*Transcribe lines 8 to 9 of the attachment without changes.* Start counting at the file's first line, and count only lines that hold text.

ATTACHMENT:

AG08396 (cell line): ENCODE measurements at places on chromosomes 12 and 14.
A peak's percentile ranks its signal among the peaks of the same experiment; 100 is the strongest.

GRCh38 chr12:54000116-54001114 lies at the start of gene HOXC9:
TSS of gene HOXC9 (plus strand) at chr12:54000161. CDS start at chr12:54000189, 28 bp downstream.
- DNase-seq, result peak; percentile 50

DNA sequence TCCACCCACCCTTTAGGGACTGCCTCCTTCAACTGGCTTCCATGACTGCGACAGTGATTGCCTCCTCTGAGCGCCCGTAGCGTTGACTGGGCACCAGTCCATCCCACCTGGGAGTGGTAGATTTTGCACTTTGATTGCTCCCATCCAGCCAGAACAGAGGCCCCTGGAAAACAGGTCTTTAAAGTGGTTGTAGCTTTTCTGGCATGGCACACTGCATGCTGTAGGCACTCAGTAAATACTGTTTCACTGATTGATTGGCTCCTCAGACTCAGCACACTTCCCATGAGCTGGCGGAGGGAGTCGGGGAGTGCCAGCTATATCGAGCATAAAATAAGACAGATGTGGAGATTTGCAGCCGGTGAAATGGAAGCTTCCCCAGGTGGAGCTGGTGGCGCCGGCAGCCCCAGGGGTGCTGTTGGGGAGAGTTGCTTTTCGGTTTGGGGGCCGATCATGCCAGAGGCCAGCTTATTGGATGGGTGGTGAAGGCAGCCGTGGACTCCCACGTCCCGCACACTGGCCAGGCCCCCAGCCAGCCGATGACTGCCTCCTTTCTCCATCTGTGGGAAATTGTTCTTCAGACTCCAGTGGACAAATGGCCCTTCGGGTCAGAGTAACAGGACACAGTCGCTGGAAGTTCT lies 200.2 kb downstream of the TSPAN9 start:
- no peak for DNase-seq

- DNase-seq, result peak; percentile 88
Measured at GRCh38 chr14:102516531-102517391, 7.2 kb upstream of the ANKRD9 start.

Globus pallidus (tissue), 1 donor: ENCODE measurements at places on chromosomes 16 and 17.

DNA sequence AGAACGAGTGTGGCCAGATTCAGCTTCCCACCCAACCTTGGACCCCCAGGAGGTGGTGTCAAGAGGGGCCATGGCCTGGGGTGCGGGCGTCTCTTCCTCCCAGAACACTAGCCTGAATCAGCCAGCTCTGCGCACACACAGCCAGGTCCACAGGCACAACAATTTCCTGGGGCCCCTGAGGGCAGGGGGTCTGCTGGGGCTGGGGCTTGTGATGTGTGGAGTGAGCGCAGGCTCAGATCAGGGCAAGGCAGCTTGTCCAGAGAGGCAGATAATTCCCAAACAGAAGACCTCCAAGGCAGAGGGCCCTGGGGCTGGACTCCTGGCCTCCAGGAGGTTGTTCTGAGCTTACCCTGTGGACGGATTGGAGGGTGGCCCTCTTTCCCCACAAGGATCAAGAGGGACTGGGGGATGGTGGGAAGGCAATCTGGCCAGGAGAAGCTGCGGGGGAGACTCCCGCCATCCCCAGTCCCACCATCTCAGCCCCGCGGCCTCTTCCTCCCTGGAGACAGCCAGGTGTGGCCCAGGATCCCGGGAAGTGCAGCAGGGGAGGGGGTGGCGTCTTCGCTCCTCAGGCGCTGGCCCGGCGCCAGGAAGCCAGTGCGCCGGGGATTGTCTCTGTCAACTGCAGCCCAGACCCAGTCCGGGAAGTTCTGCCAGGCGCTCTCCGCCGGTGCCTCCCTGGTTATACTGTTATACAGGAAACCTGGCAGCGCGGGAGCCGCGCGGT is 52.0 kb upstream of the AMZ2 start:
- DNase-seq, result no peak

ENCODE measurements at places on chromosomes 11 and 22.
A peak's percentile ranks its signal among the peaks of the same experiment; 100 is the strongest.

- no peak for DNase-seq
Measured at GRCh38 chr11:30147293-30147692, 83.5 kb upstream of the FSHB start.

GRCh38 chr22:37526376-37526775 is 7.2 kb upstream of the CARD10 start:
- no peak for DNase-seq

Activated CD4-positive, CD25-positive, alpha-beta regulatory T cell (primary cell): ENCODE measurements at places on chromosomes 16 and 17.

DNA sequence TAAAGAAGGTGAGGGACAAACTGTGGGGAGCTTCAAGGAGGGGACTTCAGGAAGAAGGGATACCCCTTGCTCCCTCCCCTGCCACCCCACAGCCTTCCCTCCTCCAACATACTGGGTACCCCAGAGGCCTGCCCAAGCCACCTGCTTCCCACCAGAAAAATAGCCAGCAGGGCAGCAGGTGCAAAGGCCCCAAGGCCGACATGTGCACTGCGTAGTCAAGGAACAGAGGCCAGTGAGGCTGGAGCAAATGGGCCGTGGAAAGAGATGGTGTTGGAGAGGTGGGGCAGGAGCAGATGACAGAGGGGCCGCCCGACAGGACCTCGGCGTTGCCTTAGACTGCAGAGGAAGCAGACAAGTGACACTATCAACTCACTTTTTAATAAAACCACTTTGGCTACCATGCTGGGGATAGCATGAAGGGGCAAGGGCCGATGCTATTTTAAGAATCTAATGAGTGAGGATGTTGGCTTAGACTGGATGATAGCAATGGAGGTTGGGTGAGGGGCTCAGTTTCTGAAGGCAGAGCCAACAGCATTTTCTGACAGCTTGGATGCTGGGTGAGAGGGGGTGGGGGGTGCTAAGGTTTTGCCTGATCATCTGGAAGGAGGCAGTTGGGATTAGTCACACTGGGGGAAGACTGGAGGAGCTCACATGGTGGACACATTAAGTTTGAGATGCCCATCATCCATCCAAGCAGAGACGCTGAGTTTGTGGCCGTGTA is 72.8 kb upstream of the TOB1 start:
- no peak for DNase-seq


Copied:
- DNase-seq, result peak; percentile 88
Measured at GRCh38 chr14:102516531-102517391, 7.2 kb upstream of the ANKRD9 start.